Innamincka, SA

Isolated outback settlement which is nothing more than a pub and an airstrip.

Innamincka is nothing more than a pub (a good one with quality accommodation and above average outback meals), a general store, fuel pumps and an airstrip on the Strzelecki Track. It is located beside the mighty Cooper Creek and, being 464 km north of sealed road, is a natural stopping point for refuelling both car and tired humans. Its importance lies in its proximity to the famous Burke and Wills Dig Tree and the romance of being in the middle of nowhere.


Innamincka is located 1,164 km north of Adelaide via Broken Hill and 1,058 km via the Strzelecki Track. It is 464 km north-east of Lyndhurst on a dirt track.


Origin of Name

If the locals don't agree with a name it never really happens. In 1890 the South Australian government named this tiny settlement Hopetoun after the Earl of Hopetoun, the Governor of Victoria. It lasted for a month until the locals insisted it return to Innamincka, which was the name of a nearby station. No one is sure what Innamincka means but it is likely to be a corruption of 'Yidniminckanie' a word used by the local Yawarawarka Aborigines to describe how the rainbow serpent had disappeared into waterhole. Another interpretation is that it means 'your shelter'. There is a dispute about this origin with local Yandruwandha elder, Aaron C. Paterson noting: "The real meaning of Innamincka as told to my great-grandfather, Yandruwandha man Benny "Mangili" Kerwin born 1892 as told to him be his maternal grandad "Kimi" is made up from two Yandruwandha words. Yini-you and Mingka-hole, thus "you-hole" literally translates as "your waterhole" being the place from which all Yandruwandha people originated from. The waterhole is called YINIMINGKA. Callyamurra is not a Yawarawarka word, it is Yandruwandha from two words Kalyu-wide and Marru-lake so it is "wide-lake". The Yandruwandha and their neighbours all have dreaming stories of the dreamtime serpent. Ours includes how the creek was formed and how the sandhills were also formed. Callyamurra waterhole is a freshwater tortoise "nharraminydji" totemic site. After our ancestors were formed we were instructed to carve out events as they happened on the rocks on both sides of the creek. In effect it is our archival library: history carved in stone." See Aaron C. Paterson's comment at the bottom of the entry.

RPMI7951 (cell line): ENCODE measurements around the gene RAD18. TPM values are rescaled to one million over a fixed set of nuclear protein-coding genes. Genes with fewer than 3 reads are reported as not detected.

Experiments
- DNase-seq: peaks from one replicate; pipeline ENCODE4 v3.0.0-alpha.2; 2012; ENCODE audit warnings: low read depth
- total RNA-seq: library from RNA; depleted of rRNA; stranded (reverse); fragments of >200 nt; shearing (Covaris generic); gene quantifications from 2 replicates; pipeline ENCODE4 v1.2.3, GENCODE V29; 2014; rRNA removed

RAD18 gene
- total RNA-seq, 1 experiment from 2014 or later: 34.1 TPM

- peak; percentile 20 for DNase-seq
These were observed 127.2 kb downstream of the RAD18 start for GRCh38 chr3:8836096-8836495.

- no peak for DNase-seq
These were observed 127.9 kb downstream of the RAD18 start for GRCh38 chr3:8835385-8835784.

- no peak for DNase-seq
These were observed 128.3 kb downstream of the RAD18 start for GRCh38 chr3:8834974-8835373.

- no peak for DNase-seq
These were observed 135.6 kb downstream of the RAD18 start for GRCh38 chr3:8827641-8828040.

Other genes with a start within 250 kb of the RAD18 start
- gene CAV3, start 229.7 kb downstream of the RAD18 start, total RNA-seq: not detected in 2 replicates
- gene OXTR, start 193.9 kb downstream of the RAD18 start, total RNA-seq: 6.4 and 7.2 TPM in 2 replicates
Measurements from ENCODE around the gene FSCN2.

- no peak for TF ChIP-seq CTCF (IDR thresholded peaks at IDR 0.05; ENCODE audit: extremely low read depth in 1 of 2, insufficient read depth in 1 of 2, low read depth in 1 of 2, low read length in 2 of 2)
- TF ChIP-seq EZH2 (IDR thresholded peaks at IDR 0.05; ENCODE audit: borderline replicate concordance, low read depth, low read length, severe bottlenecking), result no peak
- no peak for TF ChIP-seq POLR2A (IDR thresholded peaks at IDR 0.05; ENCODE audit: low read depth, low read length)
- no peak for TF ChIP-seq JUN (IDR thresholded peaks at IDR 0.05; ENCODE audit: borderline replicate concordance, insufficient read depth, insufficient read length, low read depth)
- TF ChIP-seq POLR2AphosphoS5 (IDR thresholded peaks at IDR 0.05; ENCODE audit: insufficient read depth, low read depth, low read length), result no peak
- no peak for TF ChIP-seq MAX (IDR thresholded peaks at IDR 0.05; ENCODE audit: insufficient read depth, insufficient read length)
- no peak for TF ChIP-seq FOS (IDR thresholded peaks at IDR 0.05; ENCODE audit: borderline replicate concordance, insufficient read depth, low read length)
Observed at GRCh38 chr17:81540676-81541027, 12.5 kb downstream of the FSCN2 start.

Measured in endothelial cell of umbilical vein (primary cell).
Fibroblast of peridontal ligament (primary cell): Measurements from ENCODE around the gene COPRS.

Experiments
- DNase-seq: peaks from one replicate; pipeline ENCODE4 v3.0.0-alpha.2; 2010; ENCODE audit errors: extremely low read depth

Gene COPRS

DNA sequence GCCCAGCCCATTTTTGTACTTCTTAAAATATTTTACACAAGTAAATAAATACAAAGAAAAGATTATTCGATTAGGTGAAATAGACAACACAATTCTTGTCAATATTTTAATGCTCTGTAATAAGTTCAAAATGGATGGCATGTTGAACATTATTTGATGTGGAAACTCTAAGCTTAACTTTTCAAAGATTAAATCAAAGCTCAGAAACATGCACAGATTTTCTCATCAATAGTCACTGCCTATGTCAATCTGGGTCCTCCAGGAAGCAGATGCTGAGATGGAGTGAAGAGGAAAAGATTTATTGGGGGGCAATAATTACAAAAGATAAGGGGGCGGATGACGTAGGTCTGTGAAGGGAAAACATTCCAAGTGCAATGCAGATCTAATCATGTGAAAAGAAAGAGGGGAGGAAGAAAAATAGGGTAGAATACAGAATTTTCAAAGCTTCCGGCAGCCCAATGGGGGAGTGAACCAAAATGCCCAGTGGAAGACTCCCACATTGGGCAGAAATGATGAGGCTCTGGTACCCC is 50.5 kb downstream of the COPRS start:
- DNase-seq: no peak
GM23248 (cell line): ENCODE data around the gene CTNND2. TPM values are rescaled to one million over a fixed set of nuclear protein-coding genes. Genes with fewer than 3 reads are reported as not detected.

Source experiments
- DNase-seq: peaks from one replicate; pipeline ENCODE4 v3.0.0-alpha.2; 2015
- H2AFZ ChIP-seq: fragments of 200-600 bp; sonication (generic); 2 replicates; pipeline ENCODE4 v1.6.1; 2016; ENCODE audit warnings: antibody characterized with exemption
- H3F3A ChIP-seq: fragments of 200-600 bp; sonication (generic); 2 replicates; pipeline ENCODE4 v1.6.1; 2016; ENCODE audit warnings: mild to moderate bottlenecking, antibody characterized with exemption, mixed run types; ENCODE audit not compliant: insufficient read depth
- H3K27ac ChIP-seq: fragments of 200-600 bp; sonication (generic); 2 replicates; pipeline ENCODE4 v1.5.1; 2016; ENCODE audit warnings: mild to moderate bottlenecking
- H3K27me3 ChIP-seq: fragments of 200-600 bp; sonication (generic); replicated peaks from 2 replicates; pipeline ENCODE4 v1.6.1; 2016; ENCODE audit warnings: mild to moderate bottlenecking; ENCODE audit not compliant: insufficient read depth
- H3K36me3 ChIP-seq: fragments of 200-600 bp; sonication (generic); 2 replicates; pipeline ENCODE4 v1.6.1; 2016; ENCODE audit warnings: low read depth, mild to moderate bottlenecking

Things to See and Do

Cruising Cooper Creek
The Innamincka Hotel offers an informative afternoon cruise which starts around 3.30pm, lasts for two hours, and returns to the hotel at 5.30pm. It is an unforgettable experience. As the boat travels along the shady "creek" it is greeted by screeching corellas, pelicans and seagulls (yes, they are this far inland) and the banks are heavy with beautiful river gums. Contact Innamincka Hotel, Innamincka, tel: (08) 8675 9901 for bookings.

Callyamurra Waterhole
Seven kilometres east of the town on the Innamincka–Nappamerrie Road is a turnoff to the oasis known as Callyamurra Waterhole. It is another 7 km from the turnoff. The combination of extensive birdlife, a beautiful stretch of water which has not dried up since Charles Sturt first sighted it, and edged by river gums, make it a special destination. At one end of the waterhole (ask at the hotel) there are some remarkable abstract shapes carved into the rocks by the Yawarawarka Aborigines.

Coongie Lakes
About 100 km north of Innamincka are the Coongie Lakes which provide a near-continuous supply of water for the surrounding wildlife. They have only dried up once since Charles Sturt reached their shores in 1845. The lakes are a wonderland for both birds and fish with flocks of pelicans and ducks as well as shoals of bream, catfish and yellow belly.

The Dig Tree
It is a sad and forlorn reminder of the harshness of the region and the foolhardiness of the Burke and Wills expedition. It was on a coolibah tree that the word “Dig” was carved as an instruction by those who had waited for the two explorers, hoping they would return from their journey to the Gulf. It was the cruellest irony of the ill-fated expedition that William Brahe and the support team abandoned the camp only seven hours before Burke and Wills returned.